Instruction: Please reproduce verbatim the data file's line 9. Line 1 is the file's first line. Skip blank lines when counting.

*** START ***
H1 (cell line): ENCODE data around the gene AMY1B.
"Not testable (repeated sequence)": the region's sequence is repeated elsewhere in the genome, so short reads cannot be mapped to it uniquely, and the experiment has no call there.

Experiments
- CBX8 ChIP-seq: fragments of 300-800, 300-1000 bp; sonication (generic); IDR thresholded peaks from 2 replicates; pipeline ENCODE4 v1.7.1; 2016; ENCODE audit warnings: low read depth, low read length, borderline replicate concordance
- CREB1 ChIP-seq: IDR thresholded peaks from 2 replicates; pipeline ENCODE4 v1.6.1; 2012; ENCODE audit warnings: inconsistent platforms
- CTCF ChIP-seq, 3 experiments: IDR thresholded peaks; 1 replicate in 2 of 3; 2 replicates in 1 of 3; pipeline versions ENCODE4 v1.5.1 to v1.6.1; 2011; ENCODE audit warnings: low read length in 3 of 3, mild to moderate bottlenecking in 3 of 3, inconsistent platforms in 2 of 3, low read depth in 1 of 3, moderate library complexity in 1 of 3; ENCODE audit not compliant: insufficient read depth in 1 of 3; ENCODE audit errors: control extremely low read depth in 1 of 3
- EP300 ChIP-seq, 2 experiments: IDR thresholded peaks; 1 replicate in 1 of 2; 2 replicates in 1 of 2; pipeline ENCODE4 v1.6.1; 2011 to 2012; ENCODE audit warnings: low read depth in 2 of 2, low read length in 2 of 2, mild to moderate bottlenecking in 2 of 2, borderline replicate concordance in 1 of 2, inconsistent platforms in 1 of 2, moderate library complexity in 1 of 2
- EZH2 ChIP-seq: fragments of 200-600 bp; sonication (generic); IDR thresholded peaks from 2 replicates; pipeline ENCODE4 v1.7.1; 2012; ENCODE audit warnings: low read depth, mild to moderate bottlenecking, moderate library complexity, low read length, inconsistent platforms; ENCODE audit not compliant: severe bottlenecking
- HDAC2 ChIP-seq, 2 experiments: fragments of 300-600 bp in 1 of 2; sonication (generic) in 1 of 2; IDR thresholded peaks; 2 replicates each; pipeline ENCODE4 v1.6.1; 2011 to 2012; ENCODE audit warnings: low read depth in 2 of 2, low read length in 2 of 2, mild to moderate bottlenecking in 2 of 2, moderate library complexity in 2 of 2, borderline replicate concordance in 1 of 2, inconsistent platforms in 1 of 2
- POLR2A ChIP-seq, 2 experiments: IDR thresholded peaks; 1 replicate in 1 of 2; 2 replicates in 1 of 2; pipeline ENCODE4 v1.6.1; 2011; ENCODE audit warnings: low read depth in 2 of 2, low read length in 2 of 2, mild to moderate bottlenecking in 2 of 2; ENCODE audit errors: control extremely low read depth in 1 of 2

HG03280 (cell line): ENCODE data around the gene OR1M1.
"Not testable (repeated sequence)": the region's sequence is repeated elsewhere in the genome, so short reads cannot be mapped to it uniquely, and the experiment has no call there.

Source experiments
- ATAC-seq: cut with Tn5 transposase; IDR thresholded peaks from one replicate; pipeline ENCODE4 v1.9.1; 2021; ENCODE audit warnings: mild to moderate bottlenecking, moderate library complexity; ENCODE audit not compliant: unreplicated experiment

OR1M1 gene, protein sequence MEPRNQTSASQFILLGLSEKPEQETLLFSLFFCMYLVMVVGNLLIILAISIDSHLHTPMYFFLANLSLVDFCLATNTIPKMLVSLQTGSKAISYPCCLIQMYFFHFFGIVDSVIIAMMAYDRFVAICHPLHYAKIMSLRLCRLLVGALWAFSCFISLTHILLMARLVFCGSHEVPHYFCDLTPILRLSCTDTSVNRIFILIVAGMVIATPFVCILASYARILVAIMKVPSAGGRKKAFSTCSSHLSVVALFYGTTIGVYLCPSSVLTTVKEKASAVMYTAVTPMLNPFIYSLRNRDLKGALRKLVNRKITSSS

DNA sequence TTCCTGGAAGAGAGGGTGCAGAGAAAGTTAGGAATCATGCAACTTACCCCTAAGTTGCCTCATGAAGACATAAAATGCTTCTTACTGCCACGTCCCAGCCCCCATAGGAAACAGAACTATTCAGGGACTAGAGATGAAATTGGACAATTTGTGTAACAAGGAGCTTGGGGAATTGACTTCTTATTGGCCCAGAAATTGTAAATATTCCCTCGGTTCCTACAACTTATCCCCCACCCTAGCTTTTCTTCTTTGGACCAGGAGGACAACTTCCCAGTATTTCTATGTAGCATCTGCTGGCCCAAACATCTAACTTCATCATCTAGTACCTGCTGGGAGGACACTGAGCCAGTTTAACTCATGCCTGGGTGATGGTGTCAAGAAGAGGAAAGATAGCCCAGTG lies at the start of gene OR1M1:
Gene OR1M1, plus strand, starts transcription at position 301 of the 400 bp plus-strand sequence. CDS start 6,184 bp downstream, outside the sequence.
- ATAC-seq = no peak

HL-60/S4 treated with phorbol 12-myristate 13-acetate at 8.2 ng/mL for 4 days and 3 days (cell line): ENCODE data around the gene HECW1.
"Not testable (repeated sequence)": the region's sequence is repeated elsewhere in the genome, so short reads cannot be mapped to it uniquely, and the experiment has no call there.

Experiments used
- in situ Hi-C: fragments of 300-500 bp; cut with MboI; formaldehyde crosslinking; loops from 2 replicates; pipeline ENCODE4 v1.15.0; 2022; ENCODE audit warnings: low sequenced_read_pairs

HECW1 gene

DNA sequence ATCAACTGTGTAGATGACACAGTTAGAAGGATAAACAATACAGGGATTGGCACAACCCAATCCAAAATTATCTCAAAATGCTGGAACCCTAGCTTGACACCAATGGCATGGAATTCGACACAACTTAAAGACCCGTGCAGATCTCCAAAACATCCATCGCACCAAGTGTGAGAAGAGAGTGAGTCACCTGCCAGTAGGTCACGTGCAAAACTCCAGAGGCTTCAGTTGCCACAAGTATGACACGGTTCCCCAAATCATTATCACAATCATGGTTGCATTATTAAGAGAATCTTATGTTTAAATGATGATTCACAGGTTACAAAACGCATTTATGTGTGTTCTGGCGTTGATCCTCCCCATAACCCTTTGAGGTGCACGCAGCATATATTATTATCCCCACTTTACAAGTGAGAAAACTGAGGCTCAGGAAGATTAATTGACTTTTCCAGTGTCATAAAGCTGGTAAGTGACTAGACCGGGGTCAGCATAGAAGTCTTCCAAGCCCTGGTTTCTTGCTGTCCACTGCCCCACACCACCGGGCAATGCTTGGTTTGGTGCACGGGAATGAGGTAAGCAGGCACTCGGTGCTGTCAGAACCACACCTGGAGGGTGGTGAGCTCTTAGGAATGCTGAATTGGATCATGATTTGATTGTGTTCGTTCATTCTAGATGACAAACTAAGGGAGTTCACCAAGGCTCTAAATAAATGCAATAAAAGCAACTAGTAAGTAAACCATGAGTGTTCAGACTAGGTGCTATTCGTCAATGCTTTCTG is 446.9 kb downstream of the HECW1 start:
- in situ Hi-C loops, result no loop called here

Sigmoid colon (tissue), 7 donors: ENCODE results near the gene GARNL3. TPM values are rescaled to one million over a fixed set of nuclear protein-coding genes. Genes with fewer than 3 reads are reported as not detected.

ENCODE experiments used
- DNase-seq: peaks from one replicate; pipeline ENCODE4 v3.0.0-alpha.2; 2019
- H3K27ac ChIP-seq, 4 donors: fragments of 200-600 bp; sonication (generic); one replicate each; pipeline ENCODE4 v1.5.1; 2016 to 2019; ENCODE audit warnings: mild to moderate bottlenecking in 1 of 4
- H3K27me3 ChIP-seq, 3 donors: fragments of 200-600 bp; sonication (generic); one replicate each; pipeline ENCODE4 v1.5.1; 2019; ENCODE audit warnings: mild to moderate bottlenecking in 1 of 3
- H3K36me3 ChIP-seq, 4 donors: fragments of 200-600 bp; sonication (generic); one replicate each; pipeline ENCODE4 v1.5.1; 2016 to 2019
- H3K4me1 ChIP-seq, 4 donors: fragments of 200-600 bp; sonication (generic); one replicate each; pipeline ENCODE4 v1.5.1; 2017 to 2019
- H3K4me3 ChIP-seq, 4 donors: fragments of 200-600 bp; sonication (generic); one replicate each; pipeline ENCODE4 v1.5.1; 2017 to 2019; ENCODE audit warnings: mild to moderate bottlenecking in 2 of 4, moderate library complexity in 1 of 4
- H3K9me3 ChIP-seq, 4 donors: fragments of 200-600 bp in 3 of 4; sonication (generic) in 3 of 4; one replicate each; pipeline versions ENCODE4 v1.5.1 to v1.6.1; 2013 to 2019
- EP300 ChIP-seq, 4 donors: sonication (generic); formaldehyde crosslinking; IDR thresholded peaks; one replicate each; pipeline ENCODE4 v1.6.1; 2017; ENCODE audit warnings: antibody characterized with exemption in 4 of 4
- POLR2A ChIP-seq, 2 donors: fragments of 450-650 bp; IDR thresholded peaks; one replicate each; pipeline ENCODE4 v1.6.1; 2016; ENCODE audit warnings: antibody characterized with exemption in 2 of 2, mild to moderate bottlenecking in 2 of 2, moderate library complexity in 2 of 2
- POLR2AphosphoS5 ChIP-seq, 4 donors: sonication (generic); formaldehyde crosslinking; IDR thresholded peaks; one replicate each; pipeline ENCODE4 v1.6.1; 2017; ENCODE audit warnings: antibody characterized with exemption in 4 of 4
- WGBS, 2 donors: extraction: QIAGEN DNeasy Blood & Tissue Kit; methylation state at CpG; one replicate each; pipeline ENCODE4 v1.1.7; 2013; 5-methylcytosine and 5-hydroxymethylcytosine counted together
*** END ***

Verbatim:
- HDAC2 ChIP-seq, 2 experiments: fragments of 300-600 bp in 1 of 2; sonication (generic) in 1 of 2; IDR thresholded peaks; 2 replicates each; pipeline ENCODE4 v1.6.1; 2011 to 2012; ENCODE audit warnings: low read depth in 2 of 2, low read length in 2 of 2, mild to moderate bottlenecking in 2 of 2, moderate library complexity in 2 of 2, borderline replicate concordance in 1 of 2, inconsistent platforms in 1 of 2